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Storyboard StateWhile it’s fairly straight-forward to switch between scenes using the storyboard API, what’s not so obvious is how to manage persistent data even among scene changes.

The reason why this can be confusing is the fact that most storyboard scenes are represented by their own module (e.g. scene1.lua, scene2.lua), and it can be difficult to determine what the best way to share data across multiple files is, especially since scenes can be created and destroyed at any time.

In today’s tutorial, I’m going to show you a few ways that you can share data between scenes, and manage a singular overall “state” in your app despite the loading and unloading of multiple scenes—no matter how many you might be working with.

Parameter Passing

When you call storyboard.gotoScene() to switch from one scene to another, you can optionally pass in parameters that can be accessed from the createScene, willEnterScene, and enterScene events of the next scene.

In the example below, we’ll pass a “score” variable from the gameplay scene to the gameover scene:

gameplay.lua


-- ...

storyboard.gotoScene( "gameover", {
effect = "fade",
time = 800,
params = {
score = 100
}
})

-- ...

gameover.lua


-- ...

function scene:enterScene( event )
local score = event.params.score

print( "You scored: " .. score )
end
scene:addEventListener( "enterScene", scene )

-- ...

Persistent Variables

When you need to pass some data from one scene to the next, the parameter passing method I just showed you is probably your best bet. However, sometimes you need data to persist throughout the entire app, and be accessible from all scenes—for this, parameter passing isn’t very practical.

In this case, you can either use global variables (not recommended), or you can create a “state” table that’s attached to the storyboard object which will be accessible from all of your scenes (since all scenes must “require” the storyboard module).

Here’s an example of how to have a ‘score’ property that’s accessible from all scenes while still avoiding the use of globals:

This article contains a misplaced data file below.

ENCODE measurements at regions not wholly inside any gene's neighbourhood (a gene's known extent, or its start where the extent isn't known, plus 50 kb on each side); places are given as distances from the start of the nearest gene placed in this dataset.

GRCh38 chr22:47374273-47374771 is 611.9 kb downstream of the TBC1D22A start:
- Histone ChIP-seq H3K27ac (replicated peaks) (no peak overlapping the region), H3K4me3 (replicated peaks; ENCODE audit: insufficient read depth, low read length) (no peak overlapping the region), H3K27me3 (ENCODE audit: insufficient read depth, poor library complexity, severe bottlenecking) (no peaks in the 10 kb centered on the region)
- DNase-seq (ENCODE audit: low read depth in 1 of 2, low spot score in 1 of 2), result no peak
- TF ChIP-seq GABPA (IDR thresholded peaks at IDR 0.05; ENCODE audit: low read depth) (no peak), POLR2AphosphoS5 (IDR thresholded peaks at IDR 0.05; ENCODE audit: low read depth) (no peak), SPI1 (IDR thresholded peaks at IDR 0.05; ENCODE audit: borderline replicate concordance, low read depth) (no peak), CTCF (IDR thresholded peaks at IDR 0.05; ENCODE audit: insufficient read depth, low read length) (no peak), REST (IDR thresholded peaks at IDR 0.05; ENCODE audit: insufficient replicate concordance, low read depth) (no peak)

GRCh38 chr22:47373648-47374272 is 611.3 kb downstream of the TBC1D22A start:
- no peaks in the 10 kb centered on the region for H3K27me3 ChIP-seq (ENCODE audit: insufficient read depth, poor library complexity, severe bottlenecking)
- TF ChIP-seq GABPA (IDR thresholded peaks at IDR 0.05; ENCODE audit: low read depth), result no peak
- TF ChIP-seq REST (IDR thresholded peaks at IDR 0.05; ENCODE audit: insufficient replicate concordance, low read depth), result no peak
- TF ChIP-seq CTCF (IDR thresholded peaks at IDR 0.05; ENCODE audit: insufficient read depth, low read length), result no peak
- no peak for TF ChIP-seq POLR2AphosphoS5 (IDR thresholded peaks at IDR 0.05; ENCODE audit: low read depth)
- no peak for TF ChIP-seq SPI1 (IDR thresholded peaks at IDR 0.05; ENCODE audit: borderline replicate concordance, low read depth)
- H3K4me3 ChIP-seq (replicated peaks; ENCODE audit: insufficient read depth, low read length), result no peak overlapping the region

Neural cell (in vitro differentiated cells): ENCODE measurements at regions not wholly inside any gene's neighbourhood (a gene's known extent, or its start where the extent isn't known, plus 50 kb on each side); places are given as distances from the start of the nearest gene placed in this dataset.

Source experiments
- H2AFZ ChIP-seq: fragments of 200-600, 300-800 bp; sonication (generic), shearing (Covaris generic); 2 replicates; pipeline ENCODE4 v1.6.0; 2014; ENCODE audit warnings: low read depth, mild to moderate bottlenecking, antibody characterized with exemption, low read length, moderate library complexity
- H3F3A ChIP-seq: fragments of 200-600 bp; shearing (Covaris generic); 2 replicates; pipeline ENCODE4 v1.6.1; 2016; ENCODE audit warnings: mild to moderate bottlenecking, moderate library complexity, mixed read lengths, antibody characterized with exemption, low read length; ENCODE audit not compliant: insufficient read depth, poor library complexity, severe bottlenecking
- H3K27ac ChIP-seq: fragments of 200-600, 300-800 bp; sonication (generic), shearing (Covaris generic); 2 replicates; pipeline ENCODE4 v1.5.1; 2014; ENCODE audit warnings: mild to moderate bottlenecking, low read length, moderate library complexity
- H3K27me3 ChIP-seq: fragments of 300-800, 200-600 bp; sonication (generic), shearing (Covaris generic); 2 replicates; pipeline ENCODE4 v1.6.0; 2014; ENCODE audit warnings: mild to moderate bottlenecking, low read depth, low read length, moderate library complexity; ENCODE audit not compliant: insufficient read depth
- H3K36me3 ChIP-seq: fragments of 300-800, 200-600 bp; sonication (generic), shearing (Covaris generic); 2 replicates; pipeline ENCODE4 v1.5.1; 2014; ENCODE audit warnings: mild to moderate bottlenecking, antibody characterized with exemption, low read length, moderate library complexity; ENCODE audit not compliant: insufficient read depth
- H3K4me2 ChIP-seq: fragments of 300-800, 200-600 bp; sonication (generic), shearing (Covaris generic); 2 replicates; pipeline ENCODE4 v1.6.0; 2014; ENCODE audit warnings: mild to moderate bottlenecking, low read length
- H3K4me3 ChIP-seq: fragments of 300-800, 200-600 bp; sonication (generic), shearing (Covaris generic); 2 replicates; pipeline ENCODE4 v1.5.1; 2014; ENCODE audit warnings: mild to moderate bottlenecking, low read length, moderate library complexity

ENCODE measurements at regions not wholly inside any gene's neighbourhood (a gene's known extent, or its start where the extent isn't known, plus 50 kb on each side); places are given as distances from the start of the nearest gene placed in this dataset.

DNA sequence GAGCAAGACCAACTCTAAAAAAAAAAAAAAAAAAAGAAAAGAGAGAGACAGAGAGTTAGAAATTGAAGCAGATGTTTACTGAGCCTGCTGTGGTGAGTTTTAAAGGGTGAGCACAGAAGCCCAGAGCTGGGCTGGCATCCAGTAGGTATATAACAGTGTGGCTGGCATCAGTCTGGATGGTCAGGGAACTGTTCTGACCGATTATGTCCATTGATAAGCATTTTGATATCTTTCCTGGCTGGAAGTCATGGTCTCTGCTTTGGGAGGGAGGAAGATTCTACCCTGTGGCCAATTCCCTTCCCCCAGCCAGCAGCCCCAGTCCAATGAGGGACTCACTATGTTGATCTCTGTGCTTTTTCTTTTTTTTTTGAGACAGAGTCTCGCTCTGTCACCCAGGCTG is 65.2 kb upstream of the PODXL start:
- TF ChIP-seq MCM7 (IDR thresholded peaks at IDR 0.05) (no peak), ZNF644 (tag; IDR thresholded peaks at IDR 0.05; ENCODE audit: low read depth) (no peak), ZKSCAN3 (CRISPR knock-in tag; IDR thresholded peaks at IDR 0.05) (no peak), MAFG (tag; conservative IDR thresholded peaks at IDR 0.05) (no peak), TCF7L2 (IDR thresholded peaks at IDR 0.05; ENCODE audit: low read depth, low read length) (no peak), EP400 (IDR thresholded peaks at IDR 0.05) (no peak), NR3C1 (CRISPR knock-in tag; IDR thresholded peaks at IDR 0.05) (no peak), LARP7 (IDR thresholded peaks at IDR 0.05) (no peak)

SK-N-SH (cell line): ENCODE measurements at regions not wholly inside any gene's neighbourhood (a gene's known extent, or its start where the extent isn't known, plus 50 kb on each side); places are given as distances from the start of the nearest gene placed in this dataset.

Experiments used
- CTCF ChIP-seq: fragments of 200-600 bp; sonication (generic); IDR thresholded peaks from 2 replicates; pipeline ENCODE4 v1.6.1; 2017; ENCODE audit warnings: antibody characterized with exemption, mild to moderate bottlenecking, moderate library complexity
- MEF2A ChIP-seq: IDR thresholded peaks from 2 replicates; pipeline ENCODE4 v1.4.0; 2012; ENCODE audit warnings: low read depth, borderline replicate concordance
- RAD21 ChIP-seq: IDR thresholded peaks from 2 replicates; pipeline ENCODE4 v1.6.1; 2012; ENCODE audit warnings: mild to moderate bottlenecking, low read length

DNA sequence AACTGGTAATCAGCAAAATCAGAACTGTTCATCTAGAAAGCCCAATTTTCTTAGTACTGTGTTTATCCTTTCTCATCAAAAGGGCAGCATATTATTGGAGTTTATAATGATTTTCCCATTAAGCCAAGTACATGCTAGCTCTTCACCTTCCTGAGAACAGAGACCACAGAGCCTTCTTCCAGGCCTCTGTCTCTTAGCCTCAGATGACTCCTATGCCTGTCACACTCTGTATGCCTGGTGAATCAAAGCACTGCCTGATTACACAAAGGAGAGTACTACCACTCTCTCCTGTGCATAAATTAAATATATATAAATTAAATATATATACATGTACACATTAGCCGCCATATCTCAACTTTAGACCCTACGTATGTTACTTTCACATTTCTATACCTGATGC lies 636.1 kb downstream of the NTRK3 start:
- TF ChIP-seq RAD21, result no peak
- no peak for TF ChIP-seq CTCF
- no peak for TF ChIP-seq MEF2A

main.lua


local storyboard = require "storyboard"

storyboard.state = {}
storyboard.state.score = 0

-- ...

gameplay.lua


local storyboard = require "storyboard"

-- ...

storyboard.state.score = storyboard.state.score + 100;
storyboard.gotoScene( "gameover", {
effect = "fade",
time = 800
})

-- ...

gameover.lua


local storyboard = require "storyboard"

-- ...

function scene:enterScene( event )
print( "Your score is: " .. storyboard.state.score );
end
scene:addEventListener( "enterScene", scene )

-- ...

Since all scenes must require( “storyboard” ), then they all share a common object. In main.lua, we declare a “state” table, so we can add as many variables to that table, that are accessible from all modules that ‘require( “storyboard” )’, without polluting the global namespace!

There are probably other ways to share data between scenes and across modules, but these methods are the ones we recommend. What are some other effective ways you’ve shared data across multiple modules and scenes?


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8 Responses to “Managing State Between Scenes”

  1. Ben

    That’s super handy. I have been passing params when using gotoscene but it doesn’t work when using overlays and the hideOverlay command so this will come in very useful.

    Reply
  2. Michael

    I like your storyboard.state suggestion. I’ve been using either SQLite or a file to save state between storyboard scenes. If you don’t need to store a lot of date, look for ICE in the Code Exchange. It uses SQLite, but it hides the complexities.

    Reply
  3. Ugo

    Can someone explain to me why and how using Global variables is not recommended ?

    I have a GlobalVariables.lua where i store all my globals. Why is this method not recommended?

    Thanks, Ugo

    Reply
  4. Greg

    Re. “can either use global variables (not recommended)” – why is this the case technically? What is wrong with using a global myParams type variable?

    Reply
  5. Walter Fettich

    What about display objects? I am in the situation where someone can move a sprite in my scene and when he exits it and comes back the sprite has to be in the same place.

    There’s even a more complicated one where you can draw something and when you come back the drawing has to be there.

    How would I do that?

    Reply

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